‘Live, from Missoula, Montana!’ was the salutation at the 23rd annual International Wildlife Film Festival, which was streamed live to more than 200,000 over four days. The webcast, which was promoted on the Apple website, brought panel sessions and other activities to a global audience. ‘We got e-mail from China, Russia, the Middle East . . . With high bit-rate film clips, the response could have been even better,’ said web producer/CEO of 1010 TV, James Greer.
Nearly 200 delegates from more than 10 countries attended IWFF 2000,
which ran from April 15 to 22. This year’s agenda accented nuts, bolts and bits with sessions on storytelling, editing, sound production, pitching/dealmaking, and new media, from the Web to HDTV. There were also two sessions on conservation content, television ratings, gatekeepers, etc. which generated passionate discussion and momentum for the ‘Filmmakers for Conservation’ initiative, started at Jackson Hole in ’99. ‘The consensus is that now is the time to organize. We’re preparing to present an agenda at Wildscreen this fall,’ said moderator and indie producer, Tim Stott.
A record 254 films from 20 countries were entered in the competitions, but this year’s Best of Festival was Hokkaido, Garden of the Gods (49 min.), produced by Patrick Morris and the BBC. Hokkaido also copped ‘best of’ for: narration, soundmix, photography, music and long-form TV. Morris also accepted a wheelbarrow-full of awards on behalf of absent BBC entrants. Return of the Wolf, filmed by Bob Landis for National Geographic, received Best of Festival by choice of the delegates.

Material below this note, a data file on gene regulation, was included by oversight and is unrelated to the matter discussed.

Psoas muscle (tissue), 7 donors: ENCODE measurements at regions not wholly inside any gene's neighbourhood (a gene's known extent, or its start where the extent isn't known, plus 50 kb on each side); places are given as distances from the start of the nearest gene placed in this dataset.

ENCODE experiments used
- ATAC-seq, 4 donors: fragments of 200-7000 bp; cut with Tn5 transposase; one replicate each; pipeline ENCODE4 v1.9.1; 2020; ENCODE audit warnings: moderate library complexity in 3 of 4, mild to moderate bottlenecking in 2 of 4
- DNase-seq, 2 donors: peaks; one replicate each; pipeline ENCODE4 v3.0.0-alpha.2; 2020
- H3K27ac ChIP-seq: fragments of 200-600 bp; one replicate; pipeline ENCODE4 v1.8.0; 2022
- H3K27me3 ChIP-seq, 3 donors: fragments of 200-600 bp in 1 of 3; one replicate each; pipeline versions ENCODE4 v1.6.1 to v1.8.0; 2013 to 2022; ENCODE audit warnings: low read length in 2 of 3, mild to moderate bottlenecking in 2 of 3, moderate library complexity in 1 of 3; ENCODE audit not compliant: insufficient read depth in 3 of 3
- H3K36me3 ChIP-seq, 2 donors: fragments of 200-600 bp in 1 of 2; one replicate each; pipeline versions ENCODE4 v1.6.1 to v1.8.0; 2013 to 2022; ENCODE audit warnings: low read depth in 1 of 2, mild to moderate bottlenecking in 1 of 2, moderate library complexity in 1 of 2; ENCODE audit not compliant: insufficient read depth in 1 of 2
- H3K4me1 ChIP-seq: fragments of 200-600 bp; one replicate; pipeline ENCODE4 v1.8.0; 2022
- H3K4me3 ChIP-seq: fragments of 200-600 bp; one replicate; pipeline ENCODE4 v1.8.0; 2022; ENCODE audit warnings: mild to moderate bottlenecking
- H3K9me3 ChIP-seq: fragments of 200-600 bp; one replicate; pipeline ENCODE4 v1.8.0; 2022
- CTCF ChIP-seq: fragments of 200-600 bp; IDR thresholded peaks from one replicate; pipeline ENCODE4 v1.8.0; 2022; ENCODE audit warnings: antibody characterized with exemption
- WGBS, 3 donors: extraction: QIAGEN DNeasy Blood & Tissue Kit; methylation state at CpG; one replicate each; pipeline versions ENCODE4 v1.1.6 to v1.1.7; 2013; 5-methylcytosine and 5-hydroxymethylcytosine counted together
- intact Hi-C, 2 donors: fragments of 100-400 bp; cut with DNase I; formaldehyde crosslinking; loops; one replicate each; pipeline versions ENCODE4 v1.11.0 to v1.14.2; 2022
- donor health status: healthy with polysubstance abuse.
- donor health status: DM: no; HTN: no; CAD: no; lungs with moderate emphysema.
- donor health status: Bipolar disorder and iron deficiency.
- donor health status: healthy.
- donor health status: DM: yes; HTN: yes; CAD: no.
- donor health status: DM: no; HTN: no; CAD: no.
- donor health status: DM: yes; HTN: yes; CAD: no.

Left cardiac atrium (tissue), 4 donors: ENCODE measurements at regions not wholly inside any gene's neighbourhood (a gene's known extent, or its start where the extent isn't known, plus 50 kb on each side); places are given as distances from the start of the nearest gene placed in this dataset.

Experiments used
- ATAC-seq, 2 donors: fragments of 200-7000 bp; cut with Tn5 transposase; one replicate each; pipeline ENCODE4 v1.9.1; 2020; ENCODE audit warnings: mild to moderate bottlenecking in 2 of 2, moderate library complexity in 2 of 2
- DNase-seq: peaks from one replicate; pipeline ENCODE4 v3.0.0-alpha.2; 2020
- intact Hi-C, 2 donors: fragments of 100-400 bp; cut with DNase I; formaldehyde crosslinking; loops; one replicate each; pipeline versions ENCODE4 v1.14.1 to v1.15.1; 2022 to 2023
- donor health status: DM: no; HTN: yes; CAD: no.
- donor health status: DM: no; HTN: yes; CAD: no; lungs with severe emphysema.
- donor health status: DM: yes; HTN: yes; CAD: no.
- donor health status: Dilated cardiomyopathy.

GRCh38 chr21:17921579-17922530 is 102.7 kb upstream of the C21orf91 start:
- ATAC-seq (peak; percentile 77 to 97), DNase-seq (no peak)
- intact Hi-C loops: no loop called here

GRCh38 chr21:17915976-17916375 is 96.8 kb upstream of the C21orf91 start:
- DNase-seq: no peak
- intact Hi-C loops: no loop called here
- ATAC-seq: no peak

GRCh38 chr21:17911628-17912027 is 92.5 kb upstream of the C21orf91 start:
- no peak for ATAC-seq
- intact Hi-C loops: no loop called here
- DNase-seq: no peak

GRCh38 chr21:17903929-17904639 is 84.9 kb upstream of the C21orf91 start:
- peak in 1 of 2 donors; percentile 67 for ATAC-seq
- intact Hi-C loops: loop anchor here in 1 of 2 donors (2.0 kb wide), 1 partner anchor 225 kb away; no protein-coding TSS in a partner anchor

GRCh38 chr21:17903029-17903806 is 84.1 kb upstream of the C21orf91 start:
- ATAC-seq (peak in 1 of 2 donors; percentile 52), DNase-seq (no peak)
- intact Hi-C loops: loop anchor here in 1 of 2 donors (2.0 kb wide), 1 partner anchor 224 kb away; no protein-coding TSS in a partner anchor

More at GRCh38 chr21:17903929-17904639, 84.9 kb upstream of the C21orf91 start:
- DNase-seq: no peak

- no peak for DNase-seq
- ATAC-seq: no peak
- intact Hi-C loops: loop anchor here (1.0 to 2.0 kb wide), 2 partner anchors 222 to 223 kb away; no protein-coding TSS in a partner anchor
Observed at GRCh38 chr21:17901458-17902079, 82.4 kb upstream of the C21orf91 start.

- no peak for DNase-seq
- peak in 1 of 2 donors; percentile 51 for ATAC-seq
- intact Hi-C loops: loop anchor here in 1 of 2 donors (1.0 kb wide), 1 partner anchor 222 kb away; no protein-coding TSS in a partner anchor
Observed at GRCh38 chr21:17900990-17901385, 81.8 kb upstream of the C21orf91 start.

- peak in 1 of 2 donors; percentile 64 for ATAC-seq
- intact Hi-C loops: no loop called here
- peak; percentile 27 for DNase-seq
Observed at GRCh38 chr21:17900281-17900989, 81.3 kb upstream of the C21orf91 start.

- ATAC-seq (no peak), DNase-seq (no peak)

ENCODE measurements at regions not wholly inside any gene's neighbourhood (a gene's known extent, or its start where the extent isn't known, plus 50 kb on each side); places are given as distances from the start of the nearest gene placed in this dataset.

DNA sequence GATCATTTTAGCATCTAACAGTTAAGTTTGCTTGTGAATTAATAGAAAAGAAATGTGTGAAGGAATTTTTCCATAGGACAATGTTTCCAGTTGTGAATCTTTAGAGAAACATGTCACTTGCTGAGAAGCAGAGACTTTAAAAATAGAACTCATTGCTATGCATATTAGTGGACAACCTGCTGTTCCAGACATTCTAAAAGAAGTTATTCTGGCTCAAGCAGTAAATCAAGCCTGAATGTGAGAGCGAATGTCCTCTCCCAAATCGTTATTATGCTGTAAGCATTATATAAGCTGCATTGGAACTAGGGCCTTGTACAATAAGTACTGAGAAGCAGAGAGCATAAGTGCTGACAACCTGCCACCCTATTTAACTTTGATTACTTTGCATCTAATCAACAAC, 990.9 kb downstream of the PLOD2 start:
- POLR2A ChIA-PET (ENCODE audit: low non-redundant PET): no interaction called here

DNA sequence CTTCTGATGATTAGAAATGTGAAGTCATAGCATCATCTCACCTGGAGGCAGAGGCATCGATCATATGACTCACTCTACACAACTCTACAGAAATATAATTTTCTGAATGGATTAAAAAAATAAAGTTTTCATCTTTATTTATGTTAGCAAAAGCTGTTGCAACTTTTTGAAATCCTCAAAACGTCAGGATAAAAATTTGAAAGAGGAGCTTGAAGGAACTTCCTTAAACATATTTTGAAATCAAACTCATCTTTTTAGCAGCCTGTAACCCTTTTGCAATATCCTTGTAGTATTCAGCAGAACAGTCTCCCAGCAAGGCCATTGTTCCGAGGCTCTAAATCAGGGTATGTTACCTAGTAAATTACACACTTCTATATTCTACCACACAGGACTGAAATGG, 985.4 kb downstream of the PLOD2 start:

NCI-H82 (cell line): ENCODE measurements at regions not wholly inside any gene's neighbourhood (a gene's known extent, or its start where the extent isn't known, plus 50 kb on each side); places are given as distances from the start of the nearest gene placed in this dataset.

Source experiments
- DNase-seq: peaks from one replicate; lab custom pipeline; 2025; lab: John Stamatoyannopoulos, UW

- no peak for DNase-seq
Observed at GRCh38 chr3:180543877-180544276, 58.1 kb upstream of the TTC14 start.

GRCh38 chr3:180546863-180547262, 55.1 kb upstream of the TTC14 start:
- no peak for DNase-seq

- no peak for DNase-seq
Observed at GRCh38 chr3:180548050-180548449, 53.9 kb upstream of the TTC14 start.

Several dozen award-winners were viewed by more than 10,000 at Missoula’s classic Wilma Theater during morning, lunch, matinee, dinner and evening screen times. Even the daytime shows are well-attended. ‘The mornings target young students and the afternoons are for high schoolers. Later in the day we program for a mixed family audience,’ said festival director Jen Thomas.
Though larger than ever, IWFF works hard to remain filmmaker-friendly. ‘All filmmakers receive the judges comments in order to help improve their work. We strive for a positive environment, not only to reward great work, but to nurture new talent,’ said Amy Heltzer, who has served as IWFF’s executive director for ten years. Under Heltzer, IWFF has grown from a seasonal, university-based volunteer event to a staffed non-profit organization with a year-round educational program, rental library and traveling festival. ‘We use the Banff model on the road and provide our own equipment and personnel,’ she said.
After ten years of steady growth under Heltzer, incoming director Randy Ammon takes the helm in May 2000. Ammon, a long-time festival volunteer and cable television administrator, plans to grow while staying the thematic course. ‘Promoting scientific accuracy, educational value and excellence in wildlife filmmaking, the primary goals of our founder, Dr. Charles Jonkel, will remain central. But we also plan to expand the use of new media, like the Internet, to get the message out,’ he said.